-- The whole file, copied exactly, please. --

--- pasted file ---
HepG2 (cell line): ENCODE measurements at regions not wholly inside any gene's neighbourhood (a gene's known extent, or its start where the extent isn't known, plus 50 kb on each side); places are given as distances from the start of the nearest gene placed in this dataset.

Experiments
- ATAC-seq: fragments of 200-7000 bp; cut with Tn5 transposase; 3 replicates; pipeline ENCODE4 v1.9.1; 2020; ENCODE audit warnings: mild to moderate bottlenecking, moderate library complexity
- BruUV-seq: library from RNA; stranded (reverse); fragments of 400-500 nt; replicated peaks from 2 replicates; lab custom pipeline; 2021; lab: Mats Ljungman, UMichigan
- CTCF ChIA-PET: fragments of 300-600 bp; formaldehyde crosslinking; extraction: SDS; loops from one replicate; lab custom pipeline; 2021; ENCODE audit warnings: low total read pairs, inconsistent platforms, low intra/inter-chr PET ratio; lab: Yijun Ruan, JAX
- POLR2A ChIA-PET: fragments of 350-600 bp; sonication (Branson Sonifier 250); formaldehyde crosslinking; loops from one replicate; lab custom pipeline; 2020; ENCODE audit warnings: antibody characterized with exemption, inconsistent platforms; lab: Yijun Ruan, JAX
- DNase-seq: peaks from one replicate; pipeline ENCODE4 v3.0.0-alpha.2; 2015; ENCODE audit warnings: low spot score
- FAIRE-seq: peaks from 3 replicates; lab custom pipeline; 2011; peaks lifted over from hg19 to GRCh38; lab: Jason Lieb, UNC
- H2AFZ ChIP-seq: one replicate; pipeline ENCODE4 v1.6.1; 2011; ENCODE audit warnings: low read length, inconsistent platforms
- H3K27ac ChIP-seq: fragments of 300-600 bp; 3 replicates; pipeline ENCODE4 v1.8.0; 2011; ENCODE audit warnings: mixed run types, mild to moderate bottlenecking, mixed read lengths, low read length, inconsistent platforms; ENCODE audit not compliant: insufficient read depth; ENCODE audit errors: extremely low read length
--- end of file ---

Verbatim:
HepG2 (cell line): ENCODE measurements at regions not wholly inside any gene's neighbourhood (a gene's known extent, or its start where the extent isn't known, plus 50 kb on each side); places are given as distances from the start of the nearest gene placed in this dataset.

Experiments
- ATAC-seq: fragments of 200-7000 bp; cut with Tn5 transposase; 3 replicates; pipeline ENCODE4 v1.9.1; 2020; ENCODE audit warnings: mild to moderate bottlenecking, moderate library complexity
- BruUV-seq: library from RNA; stranded (reverse); fragments of 400-500 nt; replicated peaks from 2 replicates; lab custom pipeline; 2021; lab: Mats Ljungman, UMichigan
- CTCF ChIA-PET: fragments of 300-600 bp; formaldehyde crosslinking; extraction: SDS; loops from one replicate; lab custom pipeline; 2021; ENCODE audit warnings: low total read pairs, inconsistent platforms, low intra/inter-chr PET ratio; lab: Yijun Ruan, JAX
- POLR2A ChIA-PET: fragments of 350-600 bp; sonication (Branson Sonifier 250); formaldehyde crosslinking; loops from one replicate; lab custom pipeline; 2020; ENCODE audit warnings: antibody characterized with exemption, inconsistent platforms; lab: Yijun Ruan, JAX
- DNase-seq: peaks from one replicate; pipeline ENCODE4 v3.0.0-alpha.2; 2015; ENCODE audit warnings: low spot score
- FAIRE-seq: peaks from 3 replicates; lab custom pipeline; 2011; peaks lifted over from hg19 to GRCh38; lab: Jason Lieb, UNC
- H2AFZ ChIP-seq: one replicate; pipeline ENCODE4 v1.6.1; 2011; ENCODE audit warnings: low read length, inconsistent platforms
- H3K27ac ChIP-seq: fragments of 300-600 bp; 3 replicates; pipeline ENCODE4 v1.8.0; 2011; ENCODE audit warnings: mixed run types, mild to moderate bottlenecking, mixed read lengths, low read length, inconsistent platforms; ENCODE audit not compliant: insufficient read depth; ENCODE audit errors: extremely low read length